2020 is making us rethink our lives, per the pandemic and other worldwide events, which is why sustainability is fast becoming the new business reality.
Some people would call 2020 “biblical.” Fires raged across Australia for almost 80 days; a locust plague has ravaged East Africa; the Covid-19 pandemic has dramatically changed our way of living; social unrest and racial discord erupted in the United States and spread to other countries. And the year is not even over yet.
When things go south, we hope things will get better in the end. And they often do. But what if 2020 is not an usual year marked by black swan events but rather a reflection of how bad things have become and how badly we need change?
Consider this: We’ve lost 20 million hectares of forests every year since 2011; more than 8 billion kilograms of plastic end up in the oceans annually; air and water pollution has reached critical levels in many major cities; there are around 265 million working children (almost 17% of the worldwide children population); about 1.7 billion adults remain unbanked, and $111 billion was invested in fossil fuels in 2019.
2020 Is Making Us Rethink Our Lives
Until recently, most of us have not thought all that much about sustainability. These things often feel too distant to be meaningful, their impact too slow to be noticeable in our daily lives. But this is changing fast.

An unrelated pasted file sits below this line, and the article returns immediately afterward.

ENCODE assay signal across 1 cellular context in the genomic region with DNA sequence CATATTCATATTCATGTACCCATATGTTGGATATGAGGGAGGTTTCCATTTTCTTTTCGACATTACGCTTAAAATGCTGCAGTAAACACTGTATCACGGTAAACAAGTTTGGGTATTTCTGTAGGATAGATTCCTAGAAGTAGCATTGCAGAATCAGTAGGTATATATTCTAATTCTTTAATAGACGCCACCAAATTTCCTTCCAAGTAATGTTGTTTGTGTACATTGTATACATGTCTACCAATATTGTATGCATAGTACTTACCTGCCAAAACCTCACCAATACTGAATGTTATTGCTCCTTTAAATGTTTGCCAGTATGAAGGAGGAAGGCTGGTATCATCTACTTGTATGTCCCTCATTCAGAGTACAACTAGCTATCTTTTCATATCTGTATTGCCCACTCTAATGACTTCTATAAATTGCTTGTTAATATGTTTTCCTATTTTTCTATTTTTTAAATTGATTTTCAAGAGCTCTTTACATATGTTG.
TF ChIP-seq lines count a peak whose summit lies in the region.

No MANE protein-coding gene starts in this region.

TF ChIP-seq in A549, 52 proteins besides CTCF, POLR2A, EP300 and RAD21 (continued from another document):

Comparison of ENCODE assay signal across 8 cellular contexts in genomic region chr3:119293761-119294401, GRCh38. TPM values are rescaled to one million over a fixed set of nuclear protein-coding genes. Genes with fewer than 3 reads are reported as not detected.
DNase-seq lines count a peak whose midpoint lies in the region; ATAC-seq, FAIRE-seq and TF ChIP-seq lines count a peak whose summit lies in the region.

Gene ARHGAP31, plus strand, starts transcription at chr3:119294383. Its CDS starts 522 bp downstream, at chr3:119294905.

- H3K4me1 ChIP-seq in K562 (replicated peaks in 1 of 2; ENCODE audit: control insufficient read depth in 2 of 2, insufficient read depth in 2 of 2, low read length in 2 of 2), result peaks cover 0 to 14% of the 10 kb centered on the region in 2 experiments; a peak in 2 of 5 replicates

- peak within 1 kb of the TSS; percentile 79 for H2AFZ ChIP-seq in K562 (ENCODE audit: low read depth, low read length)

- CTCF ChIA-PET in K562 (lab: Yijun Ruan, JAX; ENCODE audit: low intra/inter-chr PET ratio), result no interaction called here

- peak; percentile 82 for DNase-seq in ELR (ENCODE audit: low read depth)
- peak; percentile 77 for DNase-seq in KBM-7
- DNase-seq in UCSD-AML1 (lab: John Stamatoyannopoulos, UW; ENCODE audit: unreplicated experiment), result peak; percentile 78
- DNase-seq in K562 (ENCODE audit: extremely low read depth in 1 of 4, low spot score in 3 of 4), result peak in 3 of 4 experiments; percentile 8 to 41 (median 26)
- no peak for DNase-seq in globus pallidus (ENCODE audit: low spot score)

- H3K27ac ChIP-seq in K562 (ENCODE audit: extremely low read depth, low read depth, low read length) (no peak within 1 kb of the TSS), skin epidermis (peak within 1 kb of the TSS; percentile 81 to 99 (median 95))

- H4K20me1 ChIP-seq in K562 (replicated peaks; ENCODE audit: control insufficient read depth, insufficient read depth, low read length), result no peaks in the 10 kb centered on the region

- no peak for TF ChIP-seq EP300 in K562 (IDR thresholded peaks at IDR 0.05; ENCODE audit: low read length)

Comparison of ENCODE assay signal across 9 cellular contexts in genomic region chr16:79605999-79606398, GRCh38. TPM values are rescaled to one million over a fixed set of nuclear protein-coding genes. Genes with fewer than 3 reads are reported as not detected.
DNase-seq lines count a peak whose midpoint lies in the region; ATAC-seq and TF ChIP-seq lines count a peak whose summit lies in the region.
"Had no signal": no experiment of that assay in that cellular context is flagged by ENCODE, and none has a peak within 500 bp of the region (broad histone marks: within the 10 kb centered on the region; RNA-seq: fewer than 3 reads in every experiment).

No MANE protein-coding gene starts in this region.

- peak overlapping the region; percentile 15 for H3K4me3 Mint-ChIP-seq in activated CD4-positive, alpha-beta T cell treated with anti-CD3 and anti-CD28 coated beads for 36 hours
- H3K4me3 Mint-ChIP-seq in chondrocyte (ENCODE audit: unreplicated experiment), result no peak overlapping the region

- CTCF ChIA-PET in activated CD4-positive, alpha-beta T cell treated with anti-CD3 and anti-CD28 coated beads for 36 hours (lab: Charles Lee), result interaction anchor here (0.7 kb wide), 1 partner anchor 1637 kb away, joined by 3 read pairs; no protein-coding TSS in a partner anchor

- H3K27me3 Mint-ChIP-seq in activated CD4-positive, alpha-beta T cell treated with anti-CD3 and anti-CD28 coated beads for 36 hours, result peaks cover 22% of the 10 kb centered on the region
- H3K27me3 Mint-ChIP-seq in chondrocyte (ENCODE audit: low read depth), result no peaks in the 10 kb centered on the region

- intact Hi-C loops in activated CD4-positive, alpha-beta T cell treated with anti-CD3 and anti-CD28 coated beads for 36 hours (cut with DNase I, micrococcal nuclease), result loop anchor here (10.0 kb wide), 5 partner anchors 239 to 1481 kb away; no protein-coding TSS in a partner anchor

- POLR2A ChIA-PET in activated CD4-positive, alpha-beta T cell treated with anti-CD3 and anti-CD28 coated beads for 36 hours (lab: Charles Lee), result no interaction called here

Covid-19 has made us aware of our vulnerability – and has justified extreme measures. Lockdowns have been an extended period of reflection. The worldwide chaos caused by Covid-19 is not a result of climate change, but the scale of disruption is comparable, in many ways, to a world where climate change is left unchecked. The pandemic has let us experience the very real global disruption wrought by a seemingly science-fiction-like natural event that arrives gradually, but inexorably, and quickly bulldozes through our entire social and economic system. This time, it is a virus. Next time, perhaps an extreme weather event. So, despite the ongoing coronavirus crisis and a looming recession, business and political leaders are taking sustainability more seriously than ever.
Consumers have discovered their consciousness. An increasing number of customers see beyond the pure transactional interactions with companies and demand business practices that are both ethical and sustainable. This consumer awakening will impact companies on many different levels, beyond just sales. Dissatisfied customers might not be able to leave rogue companies on the spot if alternatives do not yet exist, but they will gradually disengage and eventually look for – or create – alternatives.